Sun. Oct 2nd, 2022

An adaptation of the classic novel by Aldous Huxley brave new world tops the offerings on NBC’s Peacock streaming service, which launches next month.

NBC’s Peacock streaming service launches next month and the jewel in the crown of its first offering is undoubtedly brave new worldan ambitious adaptation of Aldous Huxley’s classic 1932 dystopian novel. The full trailer for this original Peacock series is finally here, starring Alden Ehrenreich as Huxley’s antihero, John the Savage, who struggles to adapt when he being pushed into a utopian society.

(Some spoilers for the book below.)

As we reported in April, brave new world Set in the year 2540, in the World State city of London, where humans are born in artificial wombs and indoctrinated through ‘sleep learning’ to fit into their assigned, predetermined caste. Citizens regularly consume a drug called soma (part antidepressant, part hallucinogen) to keep them docile and help them adhere to strict social laws. Promiscuity is encouraged, but pregnancy (for women) is a disgrace. It goes without saying that both art and science are viewed with suspicion (albeit to a lesser degree).

“Any discovery in pure science is potentially subversive,” tells Mustapha Mond, the protagonist of the novel’s antihero, John the Savage. ‘Science is dangerous; we must chain and muzzle them as carefully as possible.’

John is the illegitimate son of a high-ranking government official, born and raised on the Savage Reservation, where people still give birth, age naturally and generally represent the opposite of the carefully controlled ideals of the World State. His only training is the complete works of Shakespeare. (The title of the novel refers to a line by Miranda in the storm.) When John and his mother, Linda, make their way back to the World State, he initially becomes a cause célèbre, but struggles to adapt to the new social mores. In particular, he falls in love with a young woman named Lenina Crowne, but cannot cope with her promiscuity and sexual frankness. Ultimately, he isolates himself from society in the hope of purging himself of “sin.” It doesn’t end well for anyone.

In the April teaser, we met Beta-Plus Lenina (Jessica Brown Findlay), who was popping a soma tab and partying with various potential sexual partners, while an occasional lover Bernard Marx (Henry Lloyd) looked on enviously. And we got a glimpse of Savageland, when Linda (Demi Moore) urged her son John (Ehrenreich) to return to New London with her. We also saw authoritarian Mustapha Mond (Nina Sosanya) gender-swapped as he lectured a group of acolytes about the danger of asking questions or welcoming new ideas: “A virus enters a cell. That’s how it starts.” Also changed gender: Bernard’s friend Helmholtz Watson, a professor at the College of Emotional Engineering, is now Wilhelmina “Helm” Watson, played by Hannah John-Kamen.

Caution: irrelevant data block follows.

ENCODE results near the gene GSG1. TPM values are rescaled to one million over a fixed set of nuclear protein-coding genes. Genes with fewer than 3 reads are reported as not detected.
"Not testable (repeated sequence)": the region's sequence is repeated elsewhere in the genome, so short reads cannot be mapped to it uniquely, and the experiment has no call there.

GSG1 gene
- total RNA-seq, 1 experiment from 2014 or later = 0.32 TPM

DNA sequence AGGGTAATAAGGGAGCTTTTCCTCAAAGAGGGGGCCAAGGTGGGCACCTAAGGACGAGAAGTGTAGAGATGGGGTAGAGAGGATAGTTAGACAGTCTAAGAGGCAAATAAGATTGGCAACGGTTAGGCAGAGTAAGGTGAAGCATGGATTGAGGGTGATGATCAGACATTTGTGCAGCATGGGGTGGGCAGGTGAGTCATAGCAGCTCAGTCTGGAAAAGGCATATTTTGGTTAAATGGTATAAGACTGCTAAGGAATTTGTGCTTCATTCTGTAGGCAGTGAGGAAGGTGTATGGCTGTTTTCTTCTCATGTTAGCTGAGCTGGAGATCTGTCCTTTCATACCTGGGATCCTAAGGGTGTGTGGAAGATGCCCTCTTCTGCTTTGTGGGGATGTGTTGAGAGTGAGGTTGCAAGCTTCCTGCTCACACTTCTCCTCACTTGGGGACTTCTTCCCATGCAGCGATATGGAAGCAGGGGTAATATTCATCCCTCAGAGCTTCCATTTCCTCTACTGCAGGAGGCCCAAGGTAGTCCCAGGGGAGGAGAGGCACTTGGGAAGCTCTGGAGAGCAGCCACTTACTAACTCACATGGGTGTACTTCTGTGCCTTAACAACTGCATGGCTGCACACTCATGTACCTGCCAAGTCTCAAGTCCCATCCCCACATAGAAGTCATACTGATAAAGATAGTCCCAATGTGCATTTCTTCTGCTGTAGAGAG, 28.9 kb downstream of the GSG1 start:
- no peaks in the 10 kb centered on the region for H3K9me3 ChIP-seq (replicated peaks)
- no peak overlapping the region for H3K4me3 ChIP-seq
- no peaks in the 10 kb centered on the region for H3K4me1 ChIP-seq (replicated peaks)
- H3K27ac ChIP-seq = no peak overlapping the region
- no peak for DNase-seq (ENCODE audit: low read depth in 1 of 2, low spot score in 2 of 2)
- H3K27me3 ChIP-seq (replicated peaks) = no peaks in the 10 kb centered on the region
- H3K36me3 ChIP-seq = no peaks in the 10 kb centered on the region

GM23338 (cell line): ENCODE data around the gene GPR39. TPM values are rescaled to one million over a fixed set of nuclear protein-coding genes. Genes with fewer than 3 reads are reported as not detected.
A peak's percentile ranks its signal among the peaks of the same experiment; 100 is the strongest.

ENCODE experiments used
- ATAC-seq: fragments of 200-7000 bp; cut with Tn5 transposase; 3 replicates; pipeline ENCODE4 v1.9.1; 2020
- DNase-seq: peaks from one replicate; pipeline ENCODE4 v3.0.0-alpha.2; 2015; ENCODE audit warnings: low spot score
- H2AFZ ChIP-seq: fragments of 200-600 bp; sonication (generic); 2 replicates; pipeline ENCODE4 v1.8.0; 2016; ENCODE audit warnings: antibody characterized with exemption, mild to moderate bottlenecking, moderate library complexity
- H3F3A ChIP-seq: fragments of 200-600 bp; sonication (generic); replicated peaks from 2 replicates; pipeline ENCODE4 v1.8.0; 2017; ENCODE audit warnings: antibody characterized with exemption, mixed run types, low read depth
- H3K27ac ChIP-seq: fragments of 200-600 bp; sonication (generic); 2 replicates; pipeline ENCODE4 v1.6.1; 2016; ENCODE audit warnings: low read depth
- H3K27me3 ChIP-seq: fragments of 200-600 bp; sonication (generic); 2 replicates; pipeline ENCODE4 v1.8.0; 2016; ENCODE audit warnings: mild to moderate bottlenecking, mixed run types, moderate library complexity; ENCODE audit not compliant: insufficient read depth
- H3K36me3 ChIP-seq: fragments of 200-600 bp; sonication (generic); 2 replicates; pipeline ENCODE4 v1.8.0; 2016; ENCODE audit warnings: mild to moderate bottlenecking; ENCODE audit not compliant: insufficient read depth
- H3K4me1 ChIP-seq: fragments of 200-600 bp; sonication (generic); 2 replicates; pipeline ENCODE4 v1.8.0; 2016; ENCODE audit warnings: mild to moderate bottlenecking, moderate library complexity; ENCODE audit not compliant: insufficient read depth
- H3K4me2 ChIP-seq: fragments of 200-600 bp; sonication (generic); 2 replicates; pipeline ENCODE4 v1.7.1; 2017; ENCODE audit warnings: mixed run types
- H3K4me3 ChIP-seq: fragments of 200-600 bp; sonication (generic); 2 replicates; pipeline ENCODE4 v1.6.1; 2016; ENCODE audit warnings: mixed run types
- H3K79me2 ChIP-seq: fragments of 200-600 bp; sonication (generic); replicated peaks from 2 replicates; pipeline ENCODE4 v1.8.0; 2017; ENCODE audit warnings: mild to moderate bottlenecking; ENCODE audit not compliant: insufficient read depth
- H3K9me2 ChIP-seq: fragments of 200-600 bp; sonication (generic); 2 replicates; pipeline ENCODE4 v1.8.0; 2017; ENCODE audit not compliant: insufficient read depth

The new trailer gives us some more details and hints of what’s to come. It starts with Lenina dropping a little soma, while Bernard’s voice introduces us to the supposed utopia that is New London. Everyone is happy, everyone knows their place, there is no hunger or violence or pain – you get the idea. “That’s what I’ve always wanted for you,” John’s mother Linda tells him. Much of the remaining trailer is devoted to John’s reaction as he struggles to adjust to New London. “You just need to connect,” he’s told, which resembles a special kind of contact lens inserted into your eyeball.

Everyone is always connected, meaning no one is ever truly alone, which doesn’t seem to fit John at all. He is present but separate, observes but uninteresting, and does not seem to like what he sees. “You know I’ve been watching you folks,” he says at one point. “If this place is so perfect, why is everything upside down?” We see Bernard leaning over a corpse in this otherwise ideal city, so John has a point. The only bright spot is Lenina, who is attracted to the savage, and he to her. John clearly has a disruptive influence on New London, something that has not gone unnoticed by those in power. “We need to stop this before it goes too far,” Mond says.

In April, I wrote that “although Peacock is relatively late in the streaming scene, the series looks like it could be a winner for the fledgling service.” I stick with that impression. Visually striking, the series has a great cast, and showrunner David Wiener looks like he’s imaginatively updated the technological details of Huxley’s novel for the 21st century. brave new world debuts on July 15, 2020 as part of the Peacock streaming service launch.

List image by YouTube/NBC Peacock

By akfire1

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